The Perils of Ethnic Federalism Part II: Defenders of the Killils By Worku Aberra (PhD)

February 5th, 2016 Print Print Email Email

In the previous installment, I discussed the inherent dangers of ethnic politics. In this section, I will outline the arguments that the defenders of the killils make, and hint at reforming ethnic federalism.

The TPLF and the other ethnic nationalists hail the creation of ethnic federalism as the greatest achievement of the struggle against the Derg. I respectfully disagree. It was actually the worst blunder the TPLF-EPRDF regime made in 1994. Ethnic federalism, its architects argue, designed to address the ethnic injustices of the past, would bring about ethnic equality, unity, and harmony; as well as social peace, but it has not delivered the Promised Land. On the contrary, it has worsened inter-ethnic group relationships. The on-going armed conflict between the Annuaks and the Nuers in Gambella and between the Konso and the Burji in the south, the uprising in Oromia, and the turmoil throughout Ethiopia indicate that it has been an abject failure.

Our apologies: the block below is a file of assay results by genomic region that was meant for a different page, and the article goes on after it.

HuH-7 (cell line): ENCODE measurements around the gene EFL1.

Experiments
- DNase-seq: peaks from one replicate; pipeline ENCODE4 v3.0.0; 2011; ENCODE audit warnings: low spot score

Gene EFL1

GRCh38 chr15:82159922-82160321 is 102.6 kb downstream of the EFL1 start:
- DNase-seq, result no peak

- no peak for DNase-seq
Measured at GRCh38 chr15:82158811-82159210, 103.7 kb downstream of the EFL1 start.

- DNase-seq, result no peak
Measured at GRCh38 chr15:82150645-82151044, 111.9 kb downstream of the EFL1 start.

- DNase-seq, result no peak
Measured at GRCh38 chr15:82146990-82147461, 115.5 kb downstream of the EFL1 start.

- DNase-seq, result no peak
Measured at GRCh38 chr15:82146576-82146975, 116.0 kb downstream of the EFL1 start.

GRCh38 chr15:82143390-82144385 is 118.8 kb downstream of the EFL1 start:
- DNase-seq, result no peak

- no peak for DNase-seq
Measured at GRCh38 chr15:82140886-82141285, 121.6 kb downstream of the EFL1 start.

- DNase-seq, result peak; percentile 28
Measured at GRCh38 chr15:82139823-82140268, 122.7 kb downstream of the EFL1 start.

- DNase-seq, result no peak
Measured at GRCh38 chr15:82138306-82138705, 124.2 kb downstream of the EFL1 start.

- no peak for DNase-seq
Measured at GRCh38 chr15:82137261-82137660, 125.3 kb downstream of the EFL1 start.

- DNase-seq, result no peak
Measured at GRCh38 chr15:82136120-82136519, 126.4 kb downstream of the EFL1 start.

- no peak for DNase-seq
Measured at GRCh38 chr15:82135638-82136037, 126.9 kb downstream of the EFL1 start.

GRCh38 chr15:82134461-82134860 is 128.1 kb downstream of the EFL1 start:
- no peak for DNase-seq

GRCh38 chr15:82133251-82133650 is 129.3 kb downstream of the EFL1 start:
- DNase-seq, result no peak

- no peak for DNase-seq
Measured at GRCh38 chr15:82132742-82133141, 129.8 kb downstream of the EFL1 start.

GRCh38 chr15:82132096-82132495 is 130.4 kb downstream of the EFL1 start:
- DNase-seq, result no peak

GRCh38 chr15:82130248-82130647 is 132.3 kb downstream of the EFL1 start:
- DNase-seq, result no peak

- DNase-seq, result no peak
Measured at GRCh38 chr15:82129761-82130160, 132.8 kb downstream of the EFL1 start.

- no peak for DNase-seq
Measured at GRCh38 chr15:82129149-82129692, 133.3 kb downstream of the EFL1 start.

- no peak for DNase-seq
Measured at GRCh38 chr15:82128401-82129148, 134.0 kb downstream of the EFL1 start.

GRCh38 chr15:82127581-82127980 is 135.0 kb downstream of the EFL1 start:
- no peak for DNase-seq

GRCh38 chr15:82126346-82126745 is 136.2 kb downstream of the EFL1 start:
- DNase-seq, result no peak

But, what is ethnic federalism? The definition of the term “federalism” has evolved over time, and currently there is no universally accepted definition. A scholar who has studied federalism defines it as “a system of government based on the sharing of powers by two levels of governments with equal status”. (p.19). Theoretically then, under ethnic federalism, the federal government and the local ethnic governments share powers. For example, the federal government is responsible for defense, internal peace and security, and foreign affairs, and the local ethnic governments are responsible for the provision of essential services such as education and healthcare. There are other details, but this in brief is the broad outline of ethnic federalism.